• The characters in this episode capture the Ferengi by attaching comm badges to them and then beaming them into a contained area. Why are the comm badges necessary? If they have access to the computer systems, can't they just scan for Ferengi bio signs and site-to-site transport them from inside of the classroom?

    • The Ferengi say they are not affilliated with the Ferengi Alliance--that they are renegades--yet they also say they claim the Enterprise in accordance with Ferengi Salvage Codes.

    • When young Picard asks "Daddy Riker" to turn on the computers in the classroom, he identifies the classroom as schoolroom 8. However, when Picard is at the computer, the computer identifies itself as being in Classroom 7.

  • QUOTES (4)

    • 12-year old Picard: I want to see my Father! I want to see him now! Now now now now now!

    • Guinan: That's the thing about crayons... they can take you more places than a starship.

    • Riker: (confusing the Ferengi) So, one more time. The remastat kiloquad capacity is a function: square-root the intermix ratio times the sum of the plasma injector quotion.

    • Troi: I came to see how you're doing.
      12 year old Picard: Well, I'll have to speak to my tailor, but otherwise I'm well. Thank you. (looking in the mirror) It's just so ridiculous. I can't take myself seriously like this.

  • NOTES (8)

    • The shot of the Enterprise firing from its saucer section as well as those of the Birds Of Prey are recycled FX from "Yesterday's Enterprise."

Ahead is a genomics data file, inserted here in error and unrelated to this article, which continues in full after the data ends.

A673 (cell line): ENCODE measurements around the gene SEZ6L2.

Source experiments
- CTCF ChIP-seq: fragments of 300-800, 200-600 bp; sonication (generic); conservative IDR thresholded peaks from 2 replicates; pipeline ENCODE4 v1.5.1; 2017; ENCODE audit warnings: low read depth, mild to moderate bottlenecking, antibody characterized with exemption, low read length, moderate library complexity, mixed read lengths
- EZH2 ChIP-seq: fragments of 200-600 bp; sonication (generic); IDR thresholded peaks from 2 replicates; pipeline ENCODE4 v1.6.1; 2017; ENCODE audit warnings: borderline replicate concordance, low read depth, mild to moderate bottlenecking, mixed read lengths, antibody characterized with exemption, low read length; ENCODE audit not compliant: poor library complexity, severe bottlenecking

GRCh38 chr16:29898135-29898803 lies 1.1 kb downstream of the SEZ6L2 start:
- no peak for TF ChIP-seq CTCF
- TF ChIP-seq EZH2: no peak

• This is the second time on the series that Riker has had a "son" named Jean-Luc. Neither times were they his real son.

    • Riker mentions the name of the computer on the Enterprise. It's likely taken from the German physicist Werner Heisenberg (1901-1976). Heisenberg won a Nobel Prize for physics in 1932 and in World War II he headed the German's unsuccessful nuclear weapons project. Life under the Nazis was unbearable for Jewish and non-Jewish scientists like Albert Einstein, Max Born, Lise Meitner, and Wolfgang Pauli so they left, but Heisenberg and others chose to remain in Germany.

    • Last appearance of Rosalind Chao as Keiko O'Brien on TNG.

    • David Tristan Birkin (young Picard) played Jean Luc's nephew, Rene Picard, in Season 4's "Family."

    • This was Colm Meaney's final appearance in the series due to the character transferring to sister series Deep Space Nine. He would reappear in the two-part finale "All Good Things..."

    • This would be Ensign Ro's last appearance on the show until the final season. The creators of Deep Space 9 wanted Ensign Ro to be in the series. Michelle declined, opting for a movie career.

    • Adam Nimoy, the son of Leonard Nimoy who played Spock in Star Trek: The Original Series, directed this episode.


    • Computer: I'm sorry, but I can't do that. Would you like to play a game?
      The 12-year-old Picard gets allusions from two different classic sci-fi movies from his ship's computer. The first sentence comes from HAL in 2001: A Space Odyssey. The second comes from the computer in WarGames.